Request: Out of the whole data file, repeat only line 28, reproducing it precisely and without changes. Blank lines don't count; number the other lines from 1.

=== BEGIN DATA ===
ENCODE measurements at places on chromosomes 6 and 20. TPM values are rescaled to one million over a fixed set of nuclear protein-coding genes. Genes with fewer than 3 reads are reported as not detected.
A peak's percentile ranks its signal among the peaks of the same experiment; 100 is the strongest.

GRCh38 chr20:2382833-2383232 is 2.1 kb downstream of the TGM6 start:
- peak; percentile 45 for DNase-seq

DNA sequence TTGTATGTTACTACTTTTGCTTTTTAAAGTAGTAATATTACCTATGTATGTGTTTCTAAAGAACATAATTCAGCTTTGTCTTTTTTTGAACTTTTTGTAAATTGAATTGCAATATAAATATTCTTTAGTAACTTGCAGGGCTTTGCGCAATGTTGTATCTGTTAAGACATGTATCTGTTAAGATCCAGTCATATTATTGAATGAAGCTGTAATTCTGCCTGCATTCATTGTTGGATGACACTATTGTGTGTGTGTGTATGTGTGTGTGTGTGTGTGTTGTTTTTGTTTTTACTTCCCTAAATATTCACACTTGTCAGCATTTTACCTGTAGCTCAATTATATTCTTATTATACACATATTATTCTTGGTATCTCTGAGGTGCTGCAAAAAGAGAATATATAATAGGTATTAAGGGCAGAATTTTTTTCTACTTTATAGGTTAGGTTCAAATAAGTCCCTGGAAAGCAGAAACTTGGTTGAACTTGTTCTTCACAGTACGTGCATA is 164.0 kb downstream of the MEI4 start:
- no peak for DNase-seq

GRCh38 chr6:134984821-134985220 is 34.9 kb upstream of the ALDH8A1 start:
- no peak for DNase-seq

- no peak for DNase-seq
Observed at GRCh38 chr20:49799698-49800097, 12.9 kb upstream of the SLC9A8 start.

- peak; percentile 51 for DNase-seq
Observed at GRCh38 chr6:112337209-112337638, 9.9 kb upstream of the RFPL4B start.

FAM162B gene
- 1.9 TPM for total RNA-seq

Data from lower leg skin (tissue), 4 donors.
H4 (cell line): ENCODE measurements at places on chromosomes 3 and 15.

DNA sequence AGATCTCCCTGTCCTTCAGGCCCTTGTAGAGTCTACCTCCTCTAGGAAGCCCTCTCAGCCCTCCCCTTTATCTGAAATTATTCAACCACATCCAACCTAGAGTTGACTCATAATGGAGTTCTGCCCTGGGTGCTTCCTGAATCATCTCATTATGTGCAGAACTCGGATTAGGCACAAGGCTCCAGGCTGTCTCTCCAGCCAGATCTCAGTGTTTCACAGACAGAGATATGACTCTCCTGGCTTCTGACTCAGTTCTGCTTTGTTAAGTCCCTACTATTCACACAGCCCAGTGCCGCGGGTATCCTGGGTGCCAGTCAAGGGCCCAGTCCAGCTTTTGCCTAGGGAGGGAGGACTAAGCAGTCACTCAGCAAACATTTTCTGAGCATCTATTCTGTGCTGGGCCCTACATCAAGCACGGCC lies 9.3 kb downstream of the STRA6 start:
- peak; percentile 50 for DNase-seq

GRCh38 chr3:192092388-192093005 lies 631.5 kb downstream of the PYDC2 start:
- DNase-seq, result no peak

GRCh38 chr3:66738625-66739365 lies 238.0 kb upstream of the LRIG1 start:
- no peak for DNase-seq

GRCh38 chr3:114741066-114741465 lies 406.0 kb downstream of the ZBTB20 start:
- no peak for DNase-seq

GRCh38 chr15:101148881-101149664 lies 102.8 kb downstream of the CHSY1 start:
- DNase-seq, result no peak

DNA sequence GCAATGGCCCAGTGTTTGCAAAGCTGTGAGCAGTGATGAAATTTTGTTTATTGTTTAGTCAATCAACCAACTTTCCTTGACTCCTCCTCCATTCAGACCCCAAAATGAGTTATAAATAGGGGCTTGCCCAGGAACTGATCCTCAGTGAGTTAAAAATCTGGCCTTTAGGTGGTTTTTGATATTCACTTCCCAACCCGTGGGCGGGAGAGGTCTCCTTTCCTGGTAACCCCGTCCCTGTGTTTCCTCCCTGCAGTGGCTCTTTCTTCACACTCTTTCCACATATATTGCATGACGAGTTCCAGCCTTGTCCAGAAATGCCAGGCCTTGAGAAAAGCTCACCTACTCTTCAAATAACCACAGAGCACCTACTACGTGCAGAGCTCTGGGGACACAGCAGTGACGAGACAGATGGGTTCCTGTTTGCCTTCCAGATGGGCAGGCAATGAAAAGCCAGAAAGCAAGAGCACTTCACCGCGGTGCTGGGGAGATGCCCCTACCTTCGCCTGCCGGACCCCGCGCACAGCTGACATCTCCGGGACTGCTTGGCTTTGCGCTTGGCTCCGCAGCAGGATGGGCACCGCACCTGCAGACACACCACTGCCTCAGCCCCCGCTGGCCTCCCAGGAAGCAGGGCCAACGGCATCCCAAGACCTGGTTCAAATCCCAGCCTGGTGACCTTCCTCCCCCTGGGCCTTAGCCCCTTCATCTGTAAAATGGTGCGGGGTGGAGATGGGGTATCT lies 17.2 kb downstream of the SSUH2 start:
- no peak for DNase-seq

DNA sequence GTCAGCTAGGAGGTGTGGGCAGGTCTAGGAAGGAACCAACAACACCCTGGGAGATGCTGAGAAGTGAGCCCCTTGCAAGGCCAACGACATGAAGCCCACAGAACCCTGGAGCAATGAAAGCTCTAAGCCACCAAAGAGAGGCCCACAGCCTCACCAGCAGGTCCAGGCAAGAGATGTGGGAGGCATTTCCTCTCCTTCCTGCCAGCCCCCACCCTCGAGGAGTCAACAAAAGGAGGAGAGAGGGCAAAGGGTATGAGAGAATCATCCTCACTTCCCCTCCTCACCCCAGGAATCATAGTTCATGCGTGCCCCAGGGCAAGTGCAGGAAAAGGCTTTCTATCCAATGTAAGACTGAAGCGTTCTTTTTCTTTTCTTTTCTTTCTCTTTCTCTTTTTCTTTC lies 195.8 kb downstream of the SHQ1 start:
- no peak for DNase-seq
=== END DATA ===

- no peak for DNase-seq